How can we hear Jesus’ words, Jesus’ “good news” [sic], about our having to take up our cross if we are to follow him? Only you would know. What is the cross for you? Or where is the cross for you? The cross is what is killing you, just killing you now. Or the cross is something that has just killed you in the past. The cross may have to do with the circumstances of your life: where and when you were born, and to whom; the cross may have to do with your experience of searing injustice or discrimination and prejudice; the cross may have to do with your finances, or health, or addiction, or disabilities, or age. The cross for you may have to do with a family member, or friend, or colleague – who is now diminished or departed – and who loved you deeply; or the cross for you may have to do with a family member, or friend, or colleague – living or dead – who has hurt you deeply. Your cross may have to do with your destiny, with your sense of what your life was or is to be about, and the terms of your life, which you may have fought against at various points in your life. You can die many times before you die. I’m sure this was true for Jesus. The cross on Calvary was not the first time he died. The disappointments he witnessed, the arguments, the desertions, the betrayals he experienced even from those closest to him must have just killed him. The suffering which he clearly knew would await his followers, his friends, and his mother, must have just killed him long before he was crucified. And yet, Jesus was convinced and, ultimately, convincing that on the other side of death – death in its many forms – is life: “For those who want to save their life will lose it, and those who lose their life for my sake will find it.” (2)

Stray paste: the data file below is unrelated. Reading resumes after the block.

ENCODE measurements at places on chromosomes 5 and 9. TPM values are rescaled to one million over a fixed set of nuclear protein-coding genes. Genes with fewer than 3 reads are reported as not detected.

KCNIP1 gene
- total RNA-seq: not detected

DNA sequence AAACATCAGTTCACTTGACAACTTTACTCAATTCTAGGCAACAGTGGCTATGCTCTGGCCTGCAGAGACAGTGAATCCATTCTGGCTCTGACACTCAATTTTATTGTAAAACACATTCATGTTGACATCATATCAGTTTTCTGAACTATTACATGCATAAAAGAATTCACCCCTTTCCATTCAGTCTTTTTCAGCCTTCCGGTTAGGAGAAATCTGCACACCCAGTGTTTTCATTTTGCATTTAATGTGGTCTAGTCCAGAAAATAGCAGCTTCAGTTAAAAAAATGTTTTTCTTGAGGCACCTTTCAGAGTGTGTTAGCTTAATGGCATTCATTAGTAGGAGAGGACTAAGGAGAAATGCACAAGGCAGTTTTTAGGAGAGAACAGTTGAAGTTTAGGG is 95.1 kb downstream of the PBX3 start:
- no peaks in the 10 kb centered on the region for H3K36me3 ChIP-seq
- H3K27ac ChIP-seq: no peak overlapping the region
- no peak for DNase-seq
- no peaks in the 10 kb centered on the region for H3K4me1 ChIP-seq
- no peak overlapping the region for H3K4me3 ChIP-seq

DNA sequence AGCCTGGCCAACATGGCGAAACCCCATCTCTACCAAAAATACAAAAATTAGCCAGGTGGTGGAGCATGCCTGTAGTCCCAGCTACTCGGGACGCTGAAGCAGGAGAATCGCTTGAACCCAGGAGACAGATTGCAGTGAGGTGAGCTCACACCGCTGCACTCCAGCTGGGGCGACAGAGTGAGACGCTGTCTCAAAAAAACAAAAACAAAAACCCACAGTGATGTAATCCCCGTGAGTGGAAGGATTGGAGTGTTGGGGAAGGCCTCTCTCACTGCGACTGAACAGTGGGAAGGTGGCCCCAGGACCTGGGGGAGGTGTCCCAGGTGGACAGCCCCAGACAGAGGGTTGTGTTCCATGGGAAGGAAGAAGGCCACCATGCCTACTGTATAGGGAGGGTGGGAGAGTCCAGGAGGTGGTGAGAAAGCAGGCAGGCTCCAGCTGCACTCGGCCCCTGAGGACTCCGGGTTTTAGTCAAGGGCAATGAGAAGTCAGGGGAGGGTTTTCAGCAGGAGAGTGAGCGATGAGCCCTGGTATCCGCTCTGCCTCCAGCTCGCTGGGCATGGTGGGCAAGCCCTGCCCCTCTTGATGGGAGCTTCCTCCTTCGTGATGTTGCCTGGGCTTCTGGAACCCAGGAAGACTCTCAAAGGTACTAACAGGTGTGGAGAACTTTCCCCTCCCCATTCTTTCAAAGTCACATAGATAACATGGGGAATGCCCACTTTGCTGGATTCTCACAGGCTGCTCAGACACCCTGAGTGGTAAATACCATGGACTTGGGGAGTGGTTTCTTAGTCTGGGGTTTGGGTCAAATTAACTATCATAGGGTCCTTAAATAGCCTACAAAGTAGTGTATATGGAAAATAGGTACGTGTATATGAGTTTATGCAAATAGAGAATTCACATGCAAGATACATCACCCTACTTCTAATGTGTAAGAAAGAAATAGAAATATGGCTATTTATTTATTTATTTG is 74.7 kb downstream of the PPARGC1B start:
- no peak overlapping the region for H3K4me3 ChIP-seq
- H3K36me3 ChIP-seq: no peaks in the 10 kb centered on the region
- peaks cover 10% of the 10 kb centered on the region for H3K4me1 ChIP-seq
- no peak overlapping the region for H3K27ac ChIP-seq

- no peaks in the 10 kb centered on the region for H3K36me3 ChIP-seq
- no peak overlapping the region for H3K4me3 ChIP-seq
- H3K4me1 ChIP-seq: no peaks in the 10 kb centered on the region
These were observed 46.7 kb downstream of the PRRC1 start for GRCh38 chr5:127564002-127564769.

Here’s the best way for us to lose our life on Jesus’ terms: surrender. Surrender the lordship of our life to Jesus Christ, who wants to live within us. The only way to live life – which can be such a killer – is to allow Jesus Christ to live within us. This was St. Paul’s discovery. In his writing, St. Paul uses one particular phrase more than 85 times: “…in Christ.” He speaks of living his life “in Christ.” “No longer” living life on others’ terms or even on his own terms – he’s “no longer” doing that, he says repeatedly – but now living his life “in Christ.” (3)